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Influenza virus-induced dendritic cell maturation is associated with the induction of strong T cell immunity to a coadministered, normally nonimmunogenic protein.

Brimnes MK, Bonifaz L, Steinman RM, Moran TM - J. Exp. Med. (2003)

Bottom Line: In its absence, OVA failed to induce B and T cell responses and even tolerized, but with influenza, OVA-specific antibodies and CD8+ cytolytic T lymphocytes developed.The relatively slow (2-3 d) kinetics of maturation correlated closely to the time at which OVA inhalation elicited specific antibodies.Therefore respiratory infection can induce DC maturation and simultaneously B and T cell immunity to an innocuous antigen inhaled concurrently.

View Article: PubMed Central - PubMed

Affiliation: Department of Microbiology, Mount Sinai School of Medicine, New York, 10029 NY, USA.

ABSTRACT
We evaluated the proposal that during microbial infection, dendritic cells (DCs) undergo maturation and present a mixture of peptides derived from the microbe as well as harmless environmental antigens. Mice were exposed to an aerosol of endotoxin free ovalbumin (OVA) in the absence or presence of influenza virus. In its absence, OVA failed to induce B and T cell responses and even tolerized, but with influenza, OVA-specific antibodies and CD8+ cytolytic T lymphocytes developed. With or without infection, OVA was presented selectively in the draining mediastinal lymph nodes, as assessed by the comparable proliferation of infused, CD8+ and CD4+, TCR transgenic T cells. In the absence of influenza, these OVA-specific T cells produced little IL-2, IL-4, IL-10, and IFN-gamma, but with infection, both CD4+ and CD8+ T cells made high levels of IL-2 and IFN-gamma. The OVA plus influenza-treated mice also showed accelerated recovery to a challenge with recombinant vaccinia OVA virus. CD11c+ DCs from the mediastinal lymph nodes of infected mice selectively stimulated both OVA- and influenza-specific T cells and underwent maturation, with higher levels of MHC class II, CD80, and CD86 molecules. The relatively slow (2-3 d) kinetics of maturation correlated closely to the time at which OVA inhalation elicited specific antibodies. Therefore respiratory infection can induce DC maturation and simultaneously B and T cell immunity to an innocuous antigen inhaled concurrently.

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Coadministration of OVA and influenza virus leads to formation of OVA specific cytokine producing effector cells. B6 mice were injected with 106 OT-I or OT-II T cells intravenously on day 0. Day 1 mice were infected with X-31 or mock infected and administered egg OVA on day 2, 3, and 4. On day 6 the draining lymph nodes were harvested and 5 × 106 cells were cultured for 5 h with SIINFEKL (OT-I) or OVA323–339 (OT-II) in the presence of Brefeldin A. After harvesting, the cells were stained for expression of CD45.1 and CD4/CD8 and intracellular IL-2 or IFN-γ. The response of OT-II T cells (A) and OT-I T cells (B) is shown for cell numbers (top rows) and IFN-γ/IL-2 production (middle and lower rows) in the mediastinal LNs. Data are representative of two experiments.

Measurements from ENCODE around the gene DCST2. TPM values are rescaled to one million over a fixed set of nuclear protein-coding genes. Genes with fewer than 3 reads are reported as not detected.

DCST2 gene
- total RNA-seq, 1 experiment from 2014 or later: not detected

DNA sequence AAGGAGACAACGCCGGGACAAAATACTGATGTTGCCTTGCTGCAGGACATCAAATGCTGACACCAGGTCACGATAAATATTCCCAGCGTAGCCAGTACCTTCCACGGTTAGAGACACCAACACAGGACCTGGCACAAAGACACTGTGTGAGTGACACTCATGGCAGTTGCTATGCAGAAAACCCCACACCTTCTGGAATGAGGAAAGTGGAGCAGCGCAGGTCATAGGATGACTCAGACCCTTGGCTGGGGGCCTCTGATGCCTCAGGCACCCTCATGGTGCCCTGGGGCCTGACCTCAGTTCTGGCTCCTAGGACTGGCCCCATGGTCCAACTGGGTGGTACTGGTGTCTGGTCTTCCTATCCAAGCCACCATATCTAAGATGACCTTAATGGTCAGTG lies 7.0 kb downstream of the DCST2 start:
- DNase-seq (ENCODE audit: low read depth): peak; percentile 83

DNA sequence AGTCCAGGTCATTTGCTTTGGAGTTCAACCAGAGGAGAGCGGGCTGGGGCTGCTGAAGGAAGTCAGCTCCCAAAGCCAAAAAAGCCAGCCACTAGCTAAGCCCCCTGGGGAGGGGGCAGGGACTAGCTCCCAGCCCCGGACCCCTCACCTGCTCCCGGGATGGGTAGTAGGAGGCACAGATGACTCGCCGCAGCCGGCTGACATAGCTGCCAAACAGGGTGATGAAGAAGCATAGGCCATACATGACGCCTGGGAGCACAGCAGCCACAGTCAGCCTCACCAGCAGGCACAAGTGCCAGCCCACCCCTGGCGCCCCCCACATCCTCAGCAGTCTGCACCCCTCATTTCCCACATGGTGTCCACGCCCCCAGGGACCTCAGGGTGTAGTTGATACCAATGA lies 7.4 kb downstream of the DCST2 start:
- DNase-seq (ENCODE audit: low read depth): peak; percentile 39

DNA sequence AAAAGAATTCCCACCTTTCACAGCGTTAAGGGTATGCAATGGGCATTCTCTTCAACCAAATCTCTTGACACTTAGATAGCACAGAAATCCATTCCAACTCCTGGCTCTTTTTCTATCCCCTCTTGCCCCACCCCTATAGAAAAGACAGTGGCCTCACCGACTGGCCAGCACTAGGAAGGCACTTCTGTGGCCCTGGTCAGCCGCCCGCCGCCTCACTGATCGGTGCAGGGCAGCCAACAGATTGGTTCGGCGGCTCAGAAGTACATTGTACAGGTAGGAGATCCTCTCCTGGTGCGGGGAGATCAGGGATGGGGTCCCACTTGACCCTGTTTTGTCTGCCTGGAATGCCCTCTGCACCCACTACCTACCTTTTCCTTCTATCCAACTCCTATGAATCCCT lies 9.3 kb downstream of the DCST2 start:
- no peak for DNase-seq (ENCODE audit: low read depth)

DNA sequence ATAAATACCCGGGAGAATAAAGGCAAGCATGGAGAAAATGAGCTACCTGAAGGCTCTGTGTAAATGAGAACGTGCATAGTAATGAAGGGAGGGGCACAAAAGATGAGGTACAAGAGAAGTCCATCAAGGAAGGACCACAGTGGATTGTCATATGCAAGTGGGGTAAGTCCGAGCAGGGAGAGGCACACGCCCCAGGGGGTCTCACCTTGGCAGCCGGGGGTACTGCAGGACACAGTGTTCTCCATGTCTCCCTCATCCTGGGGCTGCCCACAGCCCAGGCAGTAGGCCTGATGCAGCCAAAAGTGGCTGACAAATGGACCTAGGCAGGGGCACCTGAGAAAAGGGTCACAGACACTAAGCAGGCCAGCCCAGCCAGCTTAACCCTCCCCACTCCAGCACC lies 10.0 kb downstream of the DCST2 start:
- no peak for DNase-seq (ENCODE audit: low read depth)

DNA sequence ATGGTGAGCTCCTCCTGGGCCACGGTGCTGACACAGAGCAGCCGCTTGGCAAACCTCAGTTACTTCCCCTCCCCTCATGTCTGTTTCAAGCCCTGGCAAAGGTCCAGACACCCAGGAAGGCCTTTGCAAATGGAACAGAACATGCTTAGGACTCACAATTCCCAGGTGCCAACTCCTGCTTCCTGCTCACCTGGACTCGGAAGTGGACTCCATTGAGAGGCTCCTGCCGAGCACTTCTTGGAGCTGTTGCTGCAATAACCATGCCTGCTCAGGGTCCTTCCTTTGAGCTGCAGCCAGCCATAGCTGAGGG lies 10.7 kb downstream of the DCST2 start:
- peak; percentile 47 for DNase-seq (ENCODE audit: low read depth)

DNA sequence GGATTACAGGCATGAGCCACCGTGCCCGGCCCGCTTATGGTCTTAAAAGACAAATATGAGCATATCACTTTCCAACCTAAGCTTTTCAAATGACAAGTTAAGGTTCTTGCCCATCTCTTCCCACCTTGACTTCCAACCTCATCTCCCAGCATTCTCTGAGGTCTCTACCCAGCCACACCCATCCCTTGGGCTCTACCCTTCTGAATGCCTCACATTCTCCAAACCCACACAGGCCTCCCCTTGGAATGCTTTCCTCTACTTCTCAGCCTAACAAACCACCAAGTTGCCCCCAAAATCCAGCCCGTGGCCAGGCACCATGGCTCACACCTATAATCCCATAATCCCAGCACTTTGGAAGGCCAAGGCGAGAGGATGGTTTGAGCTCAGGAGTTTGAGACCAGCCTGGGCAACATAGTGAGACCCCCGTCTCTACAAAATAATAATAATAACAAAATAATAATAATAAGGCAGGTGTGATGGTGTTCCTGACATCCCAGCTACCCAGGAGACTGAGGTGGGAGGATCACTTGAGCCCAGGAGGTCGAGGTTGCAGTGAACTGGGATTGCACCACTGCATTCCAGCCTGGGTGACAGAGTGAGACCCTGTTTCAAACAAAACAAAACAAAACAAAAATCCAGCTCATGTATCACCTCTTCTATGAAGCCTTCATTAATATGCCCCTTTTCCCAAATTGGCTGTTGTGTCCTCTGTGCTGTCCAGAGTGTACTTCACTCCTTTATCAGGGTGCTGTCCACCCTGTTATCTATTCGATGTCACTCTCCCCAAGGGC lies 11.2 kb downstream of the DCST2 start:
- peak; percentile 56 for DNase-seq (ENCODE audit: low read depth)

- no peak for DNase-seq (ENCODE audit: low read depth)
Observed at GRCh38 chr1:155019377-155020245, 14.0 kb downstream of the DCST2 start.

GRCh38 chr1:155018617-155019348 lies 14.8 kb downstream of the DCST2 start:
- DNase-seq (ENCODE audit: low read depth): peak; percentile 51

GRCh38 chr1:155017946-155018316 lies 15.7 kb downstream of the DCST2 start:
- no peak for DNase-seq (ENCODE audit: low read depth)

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fig3: Coadministration of OVA and influenza virus leads to formation of OVA specific cytokine producing effector cells. B6 mice were injected with 106 OT-I or OT-II T cells intravenously on day 0. Day 1 mice were infected with X-31 or mock infected and administered egg OVA on day 2, 3, and 4. On day 6 the draining lymph nodes were harvested and 5 × 106 cells were cultured for 5 h with SIINFEKL (OT-I) or OVA323–339 (OT-II) in the presence of Brefeldin A. After harvesting, the cells were stained for expression of CD45.1 and CD4/CD8 and intracellular IL-2 or IFN-γ. The response of OT-II T cells (A) and OT-I T cells (B) is shown for cell numbers (top rows) and IFN-γ/IL-2 production (middle and lower rows) in the mediastinal LNs. Data are representative of two experiments.

Mentions: As we observed comparable proliferation of OT-I and OT-II T cells in mice given aerosol OVA without or with influenza virus (Fig. 2), we were interested in determining the differentiation of these T cells into effector cells in vivo. Mice were given the transgenic T cells at day 0, influenza or mock infected at day 1, and then given 3 doses of egg OVA on days 2, 3, and 4. On day 6, the lymph node cells were isolated, and stimulated 5 h with OVA peptides appropriate for the antigen presenting H-2Kb and I-Ab molecules. T cells were then studied by flow cytometry to monitor T cell numbers as well as the intracellular accumulation of IL-2 and IFN-γ. Administration of egg OVA, with or without influenza virus infection, expanded the numbers of T cells as expected from the prior CFSE experiments (Fig. 2), although the expansion in T cell numbers at day 6 was threefold higher if there was influenza coinfection (Fig. 3, A and B, top rows). More dramatic differences were noted at the level of cytokine production, as much higher proportions of OT-I and OT-II T cells producing IL-2 and IFN-γ were detected when mice were aerosolized with influenza virus and egg OVA, and virtually no cytokine production was seen in the absence of influenza virus (Fig. 3, A and B, middle and lower rows). OVA-specific, transgenic T cells from mice treated only with influenza virus or PBS did not produce significant cytokines, i.e., little IL-2 or IFN-γ was detected (Fig. 3) and no IL-4 or IL-10 (unpublished data). Therefore influenza virus infection has a striking effect on the functional outcome of the OVA specific T cell response, leading to IL-2 and IFN-γ production.